TONGUE: "Glossa", used interchangably with "dialectos"
in Act 2:4,8. Ref foreign language in Rev 5:9; 7:9; 10:11; 11:9; 13:7; 14:6;
17:15. "Glossa" sig intelligible speech in Rom 14:11; Phi 2:11; 1Jo
Moses: "Would God that all the LORD's people were prophets..."
(Num 11:29). In Corinth the brethren were concerned with tongues (1Co 13) --
presumably for self gratification. Hence Paul discusses the merits and demerits
of tongues and interpreters and edification.
THAT THE CHURCH MAY BE EDIFIED: Notice the way
"edification" is stressed throughout: 1Co 8:1; 10:23; 14:3-5,12,17.26. Tongues,
without an interpreter, did not edify; but prophecy did. Here, prophecy extends
beyond speaking about the future; it encompasses exposition of the Scripture
also -- encompassing exhortations and Bible classes.
TRUMPET: There were special differences between
different trumpet sounds (Num 10:9).
Even the brother praying or speaking in another tongue did not
necessarily understand his own words (WFB 127). Or, alternatively, Paul does not
mean that he himself cannot understand his meaning. Rather, to paraphrase, "If I
pray in another tongue, my understanding does no good for my listeners, unless
they understand too."
THANKSGIVING: Eucharistos = the breaking of bread.
There, esp, the ecclesia was to "proclaim" Christ (1Co 11:26; Rom 3:5), so that
visitors might understand.
"God's professed people -- presumed heirs and rulers of the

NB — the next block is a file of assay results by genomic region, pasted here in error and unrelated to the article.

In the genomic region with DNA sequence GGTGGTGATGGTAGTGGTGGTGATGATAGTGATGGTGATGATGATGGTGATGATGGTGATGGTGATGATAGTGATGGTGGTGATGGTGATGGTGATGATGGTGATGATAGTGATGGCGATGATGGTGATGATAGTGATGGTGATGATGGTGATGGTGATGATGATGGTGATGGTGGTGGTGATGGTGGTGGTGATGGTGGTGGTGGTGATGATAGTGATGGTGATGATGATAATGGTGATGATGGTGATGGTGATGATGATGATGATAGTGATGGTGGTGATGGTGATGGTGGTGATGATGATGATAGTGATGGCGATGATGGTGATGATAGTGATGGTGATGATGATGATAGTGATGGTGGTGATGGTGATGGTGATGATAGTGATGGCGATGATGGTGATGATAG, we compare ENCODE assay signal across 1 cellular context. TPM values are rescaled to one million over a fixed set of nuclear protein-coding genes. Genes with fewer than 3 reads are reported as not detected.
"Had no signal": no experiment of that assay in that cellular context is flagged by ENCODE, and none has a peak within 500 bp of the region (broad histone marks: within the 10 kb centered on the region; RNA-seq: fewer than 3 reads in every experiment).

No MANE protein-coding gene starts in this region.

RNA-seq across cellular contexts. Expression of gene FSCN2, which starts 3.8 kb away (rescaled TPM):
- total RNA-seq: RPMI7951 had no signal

world to come -- wasting their precious time and attention on the world's
baby-toys is like a pitiful lunatic millionaire picking through the garbage,
mentally incapable of comprehending or enjoying his vast riches"
See RR in Ber 69:9. Cp Hab 2:20.
IN A FITTING AND ORDERLY WAY: "The brother or sister
who sincerely loves God will endeavour always to be punctual in the observance
of His requirements and appointments. (Unavoidable lateness is exceptional, and
need not here be considered.) To be late at the meetings when we could have been
early is indicative of indifference and carelessness in regard to the things of
God. The meetings are of God's appointment for the benefit of His children. The
latecomer not only himself loses much of this benefit, but hinders those who are
punctual in receiving the good. Usually the meetings commence with collective
thanksgiving to God; is it not manifestly irreverent, and consequently
displeasing to Him, that the privilege should be disturbed by latecomers, who
with a little thought and care could have been present to unite in prayer and
thanksgiving? Christ is our example in all things, and there is more than a
suggestion of punctuality in the record that 'when the hour was come he sat
down, and the twelve apostles with him' (to eat the Passover) (Luk 22:14)"
"How necessary it is, even where faith exists, to add to it
courage! A faith without courage can never overcome the world, and they who fail
in this conflict can have no part in the Kingdom of God.
"The doctrine Paul taught, and the customs he established,
afforded no scope for the gratification of personal ambition and democratic
turbulence. He required that all things should be done decently and in order:
and to the edification, or the building up, of the body of Christ in its most
holy faith. All this was very displeasing to men of vain and conceited minds,
whose propensity was for talk and egotistical display" (JT).
Setting "in order" is a significant thing in the service of
God (particularly in the area of offering sacrifices): Gen 22:9; Exo 26:17;
39:37; 40:4,23; Lev 1:7,8,12; 6:12; 24:8; 1Ki 18:33; 2Ki 20:1; 2Ch 13:11; 29:35;
Eze 41:6; Acts 18:23; 1Co 11:34; 14:40; Tit 1:5.